Family Educators Alliance of South Texas (FEAST), 4719 Blanco Rd., San
Antonio, TX 78212. (210) 692-7214. Contact: Ruth Perez.
FEAST has been in existence for about ten years. It provides
scholarships and serves as a resource center for homeschoolers. San
Antonians can come there to examine and buy curriculum products.
Standardized testing is available through FEAST for a price.
FEAST has workshops covering every facet of homeschooling. In addition,
they host a homeschool sports-team program and an orchestra. They also
organize and run their city’s annual homeschool book fair. And they will
provide information, help, and referrals to any homeschoolers who call.
The major corporate backing FEAST has attracted makes much of this
possible. Substantial funding is provided by James Leininger, a
corporate Chief Executive Officer who is also involved in the CEO
Foundation—a group that provides money for inner city children to pay
for tuition in private schools.
For more information about FEAST, including how they operate and the
ways in which they have obtained and kept corporate support, call Ruth
Perez. She has a model of business-homeschool partnership to be proud
of, and would be happy to speak with you about it.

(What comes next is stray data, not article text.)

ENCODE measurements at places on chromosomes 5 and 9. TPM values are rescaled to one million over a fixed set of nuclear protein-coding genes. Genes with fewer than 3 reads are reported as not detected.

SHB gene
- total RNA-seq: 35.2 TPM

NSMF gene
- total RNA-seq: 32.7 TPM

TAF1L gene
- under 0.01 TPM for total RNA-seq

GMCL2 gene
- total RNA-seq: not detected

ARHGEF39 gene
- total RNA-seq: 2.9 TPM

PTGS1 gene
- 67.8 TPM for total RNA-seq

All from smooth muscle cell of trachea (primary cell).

Christian Worldview Library, 700 East 37th Street N., Wichita, KS 67201.
(316) 832-3319. Fax: (316) 832-3271. Contact: Becky Elder—Proprietor, or
CWL rose out of homeschooling-parents Philip and Becky Elders’ desire in
1988 for a comprehensive library to provide resources for their own
family. Their vision has grown to include many more families and many
more services. For an annual fee of $25, homeschoolers can borrow from
over 6,000 books and other resources. They can also use the Love Box
Company gymnasium and swimming pool, and even attend fitness classes at
Love! Members receive regular catalogues and updates, as well as a
three-ring binder within which to keep them.
All this was made possible by generous grants of space, staff,
equipment, and dollars by Becky’s father, Robert Love, the owner and CEO
of Love Box.
Corporations often have facilities they can share. For example, says
Becky, it is not unusual for companies to have good computer facilities
with plenty of unused room to accommodate outside users. Love Box shares
their computing facilities with CWL—without disruption to either. So be
Becky is quick to point out that she can probably do little to help
homeschoolers learn how to appeal to corporations for help “cold,” since
hers was a unique situation. Not only did she happen to have a father
who owned a big company, but Robert Love is not the average corporate
CEO! He authored and published a book in 1973 entitled How to Start Your
Own School for people who were “fed up with public education” and who
wanted to “rescue their children from the evils of public education.”
Becky and her father can share how they have dealt with common dilemmas
that arise in business-homeschool partnerships because of regulations or
other practical obstacles. In Wichita, for example, the zoning
commission gave them trouble about creating an educational resource
center on an industrial site. This is an issue likely to come up
frequently among those seeking to make corporate facilities available to
homeschoolers. They partially solved this by making the CWL services